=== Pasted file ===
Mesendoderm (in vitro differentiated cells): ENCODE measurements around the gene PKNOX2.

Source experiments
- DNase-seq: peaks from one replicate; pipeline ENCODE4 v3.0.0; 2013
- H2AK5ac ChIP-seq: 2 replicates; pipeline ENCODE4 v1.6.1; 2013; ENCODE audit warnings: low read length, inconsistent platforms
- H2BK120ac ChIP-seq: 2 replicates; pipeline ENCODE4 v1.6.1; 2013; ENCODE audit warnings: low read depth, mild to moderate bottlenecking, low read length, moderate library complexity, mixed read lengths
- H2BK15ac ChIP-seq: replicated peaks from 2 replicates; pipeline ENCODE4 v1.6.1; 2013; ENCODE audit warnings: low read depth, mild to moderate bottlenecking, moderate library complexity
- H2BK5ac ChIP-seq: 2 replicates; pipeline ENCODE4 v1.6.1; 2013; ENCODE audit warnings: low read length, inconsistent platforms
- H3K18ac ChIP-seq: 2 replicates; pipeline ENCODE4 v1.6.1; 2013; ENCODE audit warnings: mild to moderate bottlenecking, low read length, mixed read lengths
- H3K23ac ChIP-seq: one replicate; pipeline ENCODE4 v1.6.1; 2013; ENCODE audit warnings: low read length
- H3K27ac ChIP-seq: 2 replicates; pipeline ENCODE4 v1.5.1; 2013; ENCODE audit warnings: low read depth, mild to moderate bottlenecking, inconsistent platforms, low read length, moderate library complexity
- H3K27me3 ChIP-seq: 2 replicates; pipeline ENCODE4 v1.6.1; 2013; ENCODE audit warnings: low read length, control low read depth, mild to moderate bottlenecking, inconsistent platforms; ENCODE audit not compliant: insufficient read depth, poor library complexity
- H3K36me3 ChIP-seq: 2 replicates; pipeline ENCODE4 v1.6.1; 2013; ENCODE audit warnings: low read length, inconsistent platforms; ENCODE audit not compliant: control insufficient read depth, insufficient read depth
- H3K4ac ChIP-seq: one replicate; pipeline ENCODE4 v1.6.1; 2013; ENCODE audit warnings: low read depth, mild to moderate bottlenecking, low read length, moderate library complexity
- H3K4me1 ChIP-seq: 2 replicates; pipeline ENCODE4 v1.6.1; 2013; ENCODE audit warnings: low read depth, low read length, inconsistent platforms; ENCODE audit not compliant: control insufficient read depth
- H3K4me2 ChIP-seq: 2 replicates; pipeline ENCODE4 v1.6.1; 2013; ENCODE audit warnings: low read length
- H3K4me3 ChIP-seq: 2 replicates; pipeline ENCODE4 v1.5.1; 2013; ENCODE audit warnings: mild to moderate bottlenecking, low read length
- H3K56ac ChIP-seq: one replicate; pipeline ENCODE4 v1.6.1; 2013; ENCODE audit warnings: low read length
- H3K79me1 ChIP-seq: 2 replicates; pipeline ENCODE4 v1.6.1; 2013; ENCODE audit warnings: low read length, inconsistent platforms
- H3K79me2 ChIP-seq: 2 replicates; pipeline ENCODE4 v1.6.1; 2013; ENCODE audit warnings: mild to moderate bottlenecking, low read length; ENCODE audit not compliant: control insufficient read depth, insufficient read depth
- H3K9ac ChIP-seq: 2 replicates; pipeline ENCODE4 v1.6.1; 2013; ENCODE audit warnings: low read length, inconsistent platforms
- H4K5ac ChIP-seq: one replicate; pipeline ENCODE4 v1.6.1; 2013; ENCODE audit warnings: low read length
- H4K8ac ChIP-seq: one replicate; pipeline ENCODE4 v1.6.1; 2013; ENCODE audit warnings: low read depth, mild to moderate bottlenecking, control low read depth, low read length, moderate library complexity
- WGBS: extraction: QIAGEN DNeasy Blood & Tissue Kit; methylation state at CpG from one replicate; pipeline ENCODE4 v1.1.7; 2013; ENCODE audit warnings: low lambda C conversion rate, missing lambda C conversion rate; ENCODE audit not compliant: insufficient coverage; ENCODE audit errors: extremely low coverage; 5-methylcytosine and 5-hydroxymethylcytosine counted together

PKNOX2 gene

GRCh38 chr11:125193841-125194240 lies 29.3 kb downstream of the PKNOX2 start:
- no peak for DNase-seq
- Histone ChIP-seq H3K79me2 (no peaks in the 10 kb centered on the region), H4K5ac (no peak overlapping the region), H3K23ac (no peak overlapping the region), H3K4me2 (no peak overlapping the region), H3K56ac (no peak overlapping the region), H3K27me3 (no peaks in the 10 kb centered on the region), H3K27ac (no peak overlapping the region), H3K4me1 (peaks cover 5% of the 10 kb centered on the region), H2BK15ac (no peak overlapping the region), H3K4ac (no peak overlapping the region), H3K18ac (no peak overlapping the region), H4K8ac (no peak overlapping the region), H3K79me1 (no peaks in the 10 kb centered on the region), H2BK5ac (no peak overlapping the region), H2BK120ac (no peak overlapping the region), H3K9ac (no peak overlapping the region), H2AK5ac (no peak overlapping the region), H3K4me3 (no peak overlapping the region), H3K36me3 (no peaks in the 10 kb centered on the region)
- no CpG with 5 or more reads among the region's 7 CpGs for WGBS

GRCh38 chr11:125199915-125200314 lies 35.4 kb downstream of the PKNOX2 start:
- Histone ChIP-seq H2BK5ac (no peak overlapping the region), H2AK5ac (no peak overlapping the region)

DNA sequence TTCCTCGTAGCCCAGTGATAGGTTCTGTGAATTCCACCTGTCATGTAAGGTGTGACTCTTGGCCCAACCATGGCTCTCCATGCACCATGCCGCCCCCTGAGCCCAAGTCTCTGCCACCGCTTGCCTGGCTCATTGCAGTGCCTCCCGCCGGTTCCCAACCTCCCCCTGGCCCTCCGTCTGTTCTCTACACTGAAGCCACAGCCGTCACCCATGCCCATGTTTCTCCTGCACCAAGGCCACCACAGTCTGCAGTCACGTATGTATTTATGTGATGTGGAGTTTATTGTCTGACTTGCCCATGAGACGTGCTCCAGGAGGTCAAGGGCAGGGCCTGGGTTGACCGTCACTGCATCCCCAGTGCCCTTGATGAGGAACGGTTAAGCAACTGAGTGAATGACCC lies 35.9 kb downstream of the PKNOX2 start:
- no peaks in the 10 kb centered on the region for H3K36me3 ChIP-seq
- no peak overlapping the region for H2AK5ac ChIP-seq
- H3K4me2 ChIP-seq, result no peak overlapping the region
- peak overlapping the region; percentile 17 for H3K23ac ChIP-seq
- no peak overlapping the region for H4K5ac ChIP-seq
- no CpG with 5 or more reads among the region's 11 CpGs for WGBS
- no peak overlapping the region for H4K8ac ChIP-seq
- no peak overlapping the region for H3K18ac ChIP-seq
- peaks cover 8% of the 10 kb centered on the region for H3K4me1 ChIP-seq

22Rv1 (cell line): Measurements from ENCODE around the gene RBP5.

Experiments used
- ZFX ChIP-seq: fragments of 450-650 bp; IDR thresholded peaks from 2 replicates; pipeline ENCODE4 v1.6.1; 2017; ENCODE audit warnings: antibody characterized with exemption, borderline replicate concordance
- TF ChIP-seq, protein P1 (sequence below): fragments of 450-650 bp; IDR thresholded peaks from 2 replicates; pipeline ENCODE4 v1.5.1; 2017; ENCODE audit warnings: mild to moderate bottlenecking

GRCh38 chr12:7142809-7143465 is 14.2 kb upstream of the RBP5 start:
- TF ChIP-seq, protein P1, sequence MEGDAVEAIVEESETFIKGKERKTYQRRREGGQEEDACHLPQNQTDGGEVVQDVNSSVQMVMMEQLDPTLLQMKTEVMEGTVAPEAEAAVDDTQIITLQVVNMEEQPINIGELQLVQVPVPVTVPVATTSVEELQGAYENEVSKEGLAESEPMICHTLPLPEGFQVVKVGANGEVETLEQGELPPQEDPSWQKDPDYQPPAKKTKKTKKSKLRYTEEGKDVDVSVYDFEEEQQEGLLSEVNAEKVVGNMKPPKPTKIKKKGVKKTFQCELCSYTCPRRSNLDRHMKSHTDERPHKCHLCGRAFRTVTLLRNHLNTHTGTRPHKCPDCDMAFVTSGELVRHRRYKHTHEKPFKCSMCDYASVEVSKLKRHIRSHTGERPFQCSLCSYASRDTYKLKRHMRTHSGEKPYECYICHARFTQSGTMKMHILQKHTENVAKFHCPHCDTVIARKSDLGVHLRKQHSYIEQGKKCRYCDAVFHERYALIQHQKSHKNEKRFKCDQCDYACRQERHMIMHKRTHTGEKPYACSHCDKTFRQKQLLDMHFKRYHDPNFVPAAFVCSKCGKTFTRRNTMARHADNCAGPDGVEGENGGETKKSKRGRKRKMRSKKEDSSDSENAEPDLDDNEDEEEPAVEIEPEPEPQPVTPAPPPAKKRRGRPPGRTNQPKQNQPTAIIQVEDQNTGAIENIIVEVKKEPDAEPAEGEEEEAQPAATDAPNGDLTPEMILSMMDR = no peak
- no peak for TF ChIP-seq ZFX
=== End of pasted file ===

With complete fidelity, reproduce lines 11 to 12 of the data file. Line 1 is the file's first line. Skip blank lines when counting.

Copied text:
- H3K27me3 ChIP-seq: 2 replicates; pipeline ENCODE4 v1.6.1; 2013; ENCODE audit warnings: low read length, control low read depth, mild to moderate bottlenecking, inconsistent platforms; ENCODE audit not compliant: insufficient read depth, poor library complexity
- H3K36me3 ChIP-seq: 2 replicates; pipeline ENCODE4 v1.6.1; 2013; ENCODE audit warnings: low read length, inconsistent platforms; ENCODE audit not compliant: control insufficient read depth, insufficient read depth